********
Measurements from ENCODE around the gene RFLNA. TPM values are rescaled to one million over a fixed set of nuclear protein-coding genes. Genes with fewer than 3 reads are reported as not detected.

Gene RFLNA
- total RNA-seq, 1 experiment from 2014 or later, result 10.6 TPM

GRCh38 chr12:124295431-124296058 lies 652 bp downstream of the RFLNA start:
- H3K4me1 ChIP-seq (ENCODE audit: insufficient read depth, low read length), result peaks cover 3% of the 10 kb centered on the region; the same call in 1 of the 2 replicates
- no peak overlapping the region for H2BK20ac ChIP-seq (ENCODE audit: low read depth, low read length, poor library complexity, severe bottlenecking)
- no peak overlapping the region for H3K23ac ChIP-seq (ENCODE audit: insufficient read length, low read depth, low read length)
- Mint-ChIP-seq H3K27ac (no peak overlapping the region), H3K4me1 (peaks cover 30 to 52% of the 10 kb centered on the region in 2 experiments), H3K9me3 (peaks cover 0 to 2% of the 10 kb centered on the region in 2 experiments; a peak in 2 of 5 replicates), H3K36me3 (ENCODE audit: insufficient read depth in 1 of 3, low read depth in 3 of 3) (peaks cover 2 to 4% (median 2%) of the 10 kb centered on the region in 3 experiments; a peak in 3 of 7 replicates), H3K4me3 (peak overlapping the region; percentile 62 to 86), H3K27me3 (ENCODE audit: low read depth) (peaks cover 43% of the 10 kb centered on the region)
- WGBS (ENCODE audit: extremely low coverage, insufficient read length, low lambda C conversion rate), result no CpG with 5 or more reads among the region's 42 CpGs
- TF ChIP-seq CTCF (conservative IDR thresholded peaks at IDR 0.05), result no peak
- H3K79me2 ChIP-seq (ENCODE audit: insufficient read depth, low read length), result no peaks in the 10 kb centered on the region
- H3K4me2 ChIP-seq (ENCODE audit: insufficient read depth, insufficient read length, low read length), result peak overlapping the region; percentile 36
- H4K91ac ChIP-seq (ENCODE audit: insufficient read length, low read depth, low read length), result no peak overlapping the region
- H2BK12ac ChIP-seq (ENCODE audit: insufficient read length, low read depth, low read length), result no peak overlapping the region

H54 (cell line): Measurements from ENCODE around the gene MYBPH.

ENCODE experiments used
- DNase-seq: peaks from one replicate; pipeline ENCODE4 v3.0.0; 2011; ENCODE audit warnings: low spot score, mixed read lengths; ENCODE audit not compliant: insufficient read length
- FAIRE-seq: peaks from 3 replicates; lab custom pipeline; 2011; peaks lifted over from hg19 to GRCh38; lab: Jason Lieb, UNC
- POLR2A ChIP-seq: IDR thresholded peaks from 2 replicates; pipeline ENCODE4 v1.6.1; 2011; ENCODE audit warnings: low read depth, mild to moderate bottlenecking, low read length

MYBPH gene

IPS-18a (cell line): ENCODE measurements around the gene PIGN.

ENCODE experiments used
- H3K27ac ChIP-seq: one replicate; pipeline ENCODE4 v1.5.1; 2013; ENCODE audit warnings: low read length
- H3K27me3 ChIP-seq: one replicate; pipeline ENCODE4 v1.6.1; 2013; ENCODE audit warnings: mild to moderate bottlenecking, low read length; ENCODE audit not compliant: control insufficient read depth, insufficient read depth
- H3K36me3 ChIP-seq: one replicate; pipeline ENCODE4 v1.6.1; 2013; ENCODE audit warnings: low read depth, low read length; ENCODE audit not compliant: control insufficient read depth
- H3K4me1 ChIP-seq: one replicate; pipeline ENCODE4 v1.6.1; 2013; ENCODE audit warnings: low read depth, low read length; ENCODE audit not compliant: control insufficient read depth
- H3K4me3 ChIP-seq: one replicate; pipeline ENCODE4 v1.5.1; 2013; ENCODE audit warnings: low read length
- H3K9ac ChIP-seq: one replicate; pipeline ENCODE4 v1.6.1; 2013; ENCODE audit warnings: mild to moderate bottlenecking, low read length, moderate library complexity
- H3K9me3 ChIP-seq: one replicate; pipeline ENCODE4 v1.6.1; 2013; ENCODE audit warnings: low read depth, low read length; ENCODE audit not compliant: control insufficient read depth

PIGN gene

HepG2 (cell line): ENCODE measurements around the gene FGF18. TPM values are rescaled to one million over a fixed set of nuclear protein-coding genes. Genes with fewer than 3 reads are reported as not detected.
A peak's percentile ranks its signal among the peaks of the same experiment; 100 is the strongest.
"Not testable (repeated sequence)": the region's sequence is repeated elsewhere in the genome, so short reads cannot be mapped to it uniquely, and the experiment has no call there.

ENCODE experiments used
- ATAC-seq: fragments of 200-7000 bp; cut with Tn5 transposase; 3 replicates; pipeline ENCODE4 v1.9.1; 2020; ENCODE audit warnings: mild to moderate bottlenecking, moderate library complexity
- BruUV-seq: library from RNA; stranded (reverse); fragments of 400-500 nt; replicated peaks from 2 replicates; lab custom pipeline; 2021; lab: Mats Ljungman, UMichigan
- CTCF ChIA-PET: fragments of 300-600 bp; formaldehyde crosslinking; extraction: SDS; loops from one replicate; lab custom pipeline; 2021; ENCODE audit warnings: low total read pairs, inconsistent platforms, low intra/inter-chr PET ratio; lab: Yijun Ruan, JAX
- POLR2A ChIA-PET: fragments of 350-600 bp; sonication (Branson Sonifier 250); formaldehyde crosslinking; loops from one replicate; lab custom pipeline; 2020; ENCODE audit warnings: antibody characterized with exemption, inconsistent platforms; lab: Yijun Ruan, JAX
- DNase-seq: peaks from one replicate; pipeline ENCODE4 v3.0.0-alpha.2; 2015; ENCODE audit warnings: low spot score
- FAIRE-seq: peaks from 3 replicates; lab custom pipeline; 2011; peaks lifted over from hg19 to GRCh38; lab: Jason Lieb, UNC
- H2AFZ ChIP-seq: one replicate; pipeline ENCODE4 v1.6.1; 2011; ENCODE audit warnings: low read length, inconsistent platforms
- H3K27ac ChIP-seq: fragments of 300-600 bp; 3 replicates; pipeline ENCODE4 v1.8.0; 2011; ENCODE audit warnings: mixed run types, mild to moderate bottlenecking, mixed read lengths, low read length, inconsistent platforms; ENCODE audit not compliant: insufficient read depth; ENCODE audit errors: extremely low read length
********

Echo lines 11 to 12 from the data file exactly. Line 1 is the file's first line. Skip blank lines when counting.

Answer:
- H3K79me2 ChIP-seq (ENCODE audit: insufficient read depth, low read length), result no peaks in the 10 kb centered on the region
- H3K4me2 ChIP-seq (ENCODE audit: insufficient read depth, insufficient read length, low read length), result peak overlapping the region; percentile 36